If you’ve ever been to the Smithsonian Institution in Washington DC, you’ve seen fascinating exhibits on everything from science and history to fashion and culture. But what is put on display is nothing compared to the many treasures the Smithsonian stores in its archives, particular those in the National Museum of Natural History. Approximately 90% of the Smithsonian’s collections are stored at the NMNH, including 126 million items types of plants, animals, fossils, minerals, rocks, etc. Luckily, you don’t have to imagine what that collection looks like. Photographer Chip Clark recently went inside the archives to take a look and, boy, is that a massive collection.
The photos are impressive, to say the least. It’s full of millions of items, ranging from massive skeletons to microscopic plants, each needing to be appropriately catalogued and stored for reference by researchers. Perhaps that’s why the photos look less like a museum warehouse and more like a Hollywood prop house.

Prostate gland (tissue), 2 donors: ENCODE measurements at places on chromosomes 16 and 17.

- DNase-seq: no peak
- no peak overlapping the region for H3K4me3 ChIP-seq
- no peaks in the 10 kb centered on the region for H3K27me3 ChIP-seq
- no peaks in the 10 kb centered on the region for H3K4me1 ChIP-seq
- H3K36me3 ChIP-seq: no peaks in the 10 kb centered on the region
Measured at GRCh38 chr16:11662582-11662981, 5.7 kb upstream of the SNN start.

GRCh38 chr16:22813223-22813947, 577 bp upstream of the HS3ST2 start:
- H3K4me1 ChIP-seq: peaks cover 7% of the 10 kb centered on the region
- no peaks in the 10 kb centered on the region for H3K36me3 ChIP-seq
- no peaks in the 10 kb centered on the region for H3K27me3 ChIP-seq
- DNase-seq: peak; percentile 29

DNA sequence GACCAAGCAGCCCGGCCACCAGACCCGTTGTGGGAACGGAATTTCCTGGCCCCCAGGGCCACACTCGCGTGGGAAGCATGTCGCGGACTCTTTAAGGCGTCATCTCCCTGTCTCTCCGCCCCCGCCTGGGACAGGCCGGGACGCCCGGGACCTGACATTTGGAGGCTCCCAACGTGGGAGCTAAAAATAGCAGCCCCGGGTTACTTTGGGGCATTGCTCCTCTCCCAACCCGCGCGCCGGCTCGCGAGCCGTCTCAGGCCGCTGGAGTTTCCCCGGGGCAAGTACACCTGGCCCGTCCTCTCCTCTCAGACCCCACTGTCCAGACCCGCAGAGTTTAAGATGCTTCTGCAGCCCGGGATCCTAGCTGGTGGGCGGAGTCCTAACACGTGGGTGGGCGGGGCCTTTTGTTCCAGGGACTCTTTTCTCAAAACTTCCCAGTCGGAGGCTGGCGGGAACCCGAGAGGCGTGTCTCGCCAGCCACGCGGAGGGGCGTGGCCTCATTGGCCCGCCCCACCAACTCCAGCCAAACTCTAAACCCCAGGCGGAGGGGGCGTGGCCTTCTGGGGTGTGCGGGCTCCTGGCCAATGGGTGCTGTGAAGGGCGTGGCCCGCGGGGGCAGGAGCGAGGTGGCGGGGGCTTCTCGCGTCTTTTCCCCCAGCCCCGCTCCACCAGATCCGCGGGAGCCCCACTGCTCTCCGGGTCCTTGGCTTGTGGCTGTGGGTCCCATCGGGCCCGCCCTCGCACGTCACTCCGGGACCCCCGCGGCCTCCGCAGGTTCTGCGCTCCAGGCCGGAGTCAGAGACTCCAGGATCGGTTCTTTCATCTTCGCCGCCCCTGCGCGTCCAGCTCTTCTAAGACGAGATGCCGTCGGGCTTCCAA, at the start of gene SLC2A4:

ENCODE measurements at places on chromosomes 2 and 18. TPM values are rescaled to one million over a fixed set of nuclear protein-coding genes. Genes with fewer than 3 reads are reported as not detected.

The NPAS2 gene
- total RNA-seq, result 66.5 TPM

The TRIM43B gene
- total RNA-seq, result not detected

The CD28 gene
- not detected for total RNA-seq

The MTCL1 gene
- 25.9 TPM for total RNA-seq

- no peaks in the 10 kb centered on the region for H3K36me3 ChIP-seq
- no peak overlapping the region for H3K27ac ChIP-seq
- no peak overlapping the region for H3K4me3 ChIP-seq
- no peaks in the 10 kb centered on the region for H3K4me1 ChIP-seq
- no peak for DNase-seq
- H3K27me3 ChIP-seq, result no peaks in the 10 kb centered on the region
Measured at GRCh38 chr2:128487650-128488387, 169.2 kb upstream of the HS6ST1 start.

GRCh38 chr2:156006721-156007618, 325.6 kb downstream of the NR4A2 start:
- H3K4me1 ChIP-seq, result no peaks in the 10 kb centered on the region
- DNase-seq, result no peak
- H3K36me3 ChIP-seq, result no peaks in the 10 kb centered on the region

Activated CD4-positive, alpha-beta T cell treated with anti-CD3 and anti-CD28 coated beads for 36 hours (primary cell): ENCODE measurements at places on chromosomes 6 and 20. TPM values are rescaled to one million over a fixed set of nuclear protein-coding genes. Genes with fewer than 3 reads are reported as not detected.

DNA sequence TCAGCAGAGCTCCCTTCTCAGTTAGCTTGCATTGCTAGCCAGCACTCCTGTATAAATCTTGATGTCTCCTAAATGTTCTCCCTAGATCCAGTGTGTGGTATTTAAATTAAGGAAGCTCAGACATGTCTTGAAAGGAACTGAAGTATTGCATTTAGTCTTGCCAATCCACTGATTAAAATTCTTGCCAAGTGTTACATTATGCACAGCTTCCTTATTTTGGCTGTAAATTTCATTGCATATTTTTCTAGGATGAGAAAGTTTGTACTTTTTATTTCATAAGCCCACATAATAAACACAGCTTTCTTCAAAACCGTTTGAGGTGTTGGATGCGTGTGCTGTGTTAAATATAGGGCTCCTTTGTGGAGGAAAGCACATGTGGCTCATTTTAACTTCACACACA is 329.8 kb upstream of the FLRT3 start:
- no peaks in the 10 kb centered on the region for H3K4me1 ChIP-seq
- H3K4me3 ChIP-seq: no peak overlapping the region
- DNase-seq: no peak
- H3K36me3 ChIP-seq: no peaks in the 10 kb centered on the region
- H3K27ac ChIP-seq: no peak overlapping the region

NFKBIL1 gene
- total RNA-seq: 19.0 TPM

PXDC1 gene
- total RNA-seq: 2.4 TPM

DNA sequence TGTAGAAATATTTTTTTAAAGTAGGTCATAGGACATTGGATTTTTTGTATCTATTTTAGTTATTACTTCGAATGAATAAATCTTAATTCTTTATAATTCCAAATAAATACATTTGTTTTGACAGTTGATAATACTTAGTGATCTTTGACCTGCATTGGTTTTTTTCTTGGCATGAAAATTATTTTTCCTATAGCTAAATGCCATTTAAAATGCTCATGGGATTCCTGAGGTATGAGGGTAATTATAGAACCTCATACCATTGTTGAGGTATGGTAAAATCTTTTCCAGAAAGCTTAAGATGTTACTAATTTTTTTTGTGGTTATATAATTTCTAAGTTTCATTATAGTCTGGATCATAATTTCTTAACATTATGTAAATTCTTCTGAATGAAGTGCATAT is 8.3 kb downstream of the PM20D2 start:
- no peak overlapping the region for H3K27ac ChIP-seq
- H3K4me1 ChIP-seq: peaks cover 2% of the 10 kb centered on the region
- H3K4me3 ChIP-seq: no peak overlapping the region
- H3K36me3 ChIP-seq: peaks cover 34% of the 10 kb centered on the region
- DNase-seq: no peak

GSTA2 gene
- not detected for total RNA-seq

The colorful and carefully classified mineral collection blows any school kid’s rock collection out of the water. There are giant whale fossils, statue heads, and mountains of plants pressed between paper. And, of course, endless rows of animal carcasses—all impeccably preserved in the name of research.
We can only imagine what a labor of love goes into the endless organizing and upkeep. Shout out to the employees who do it for the world’s benefit.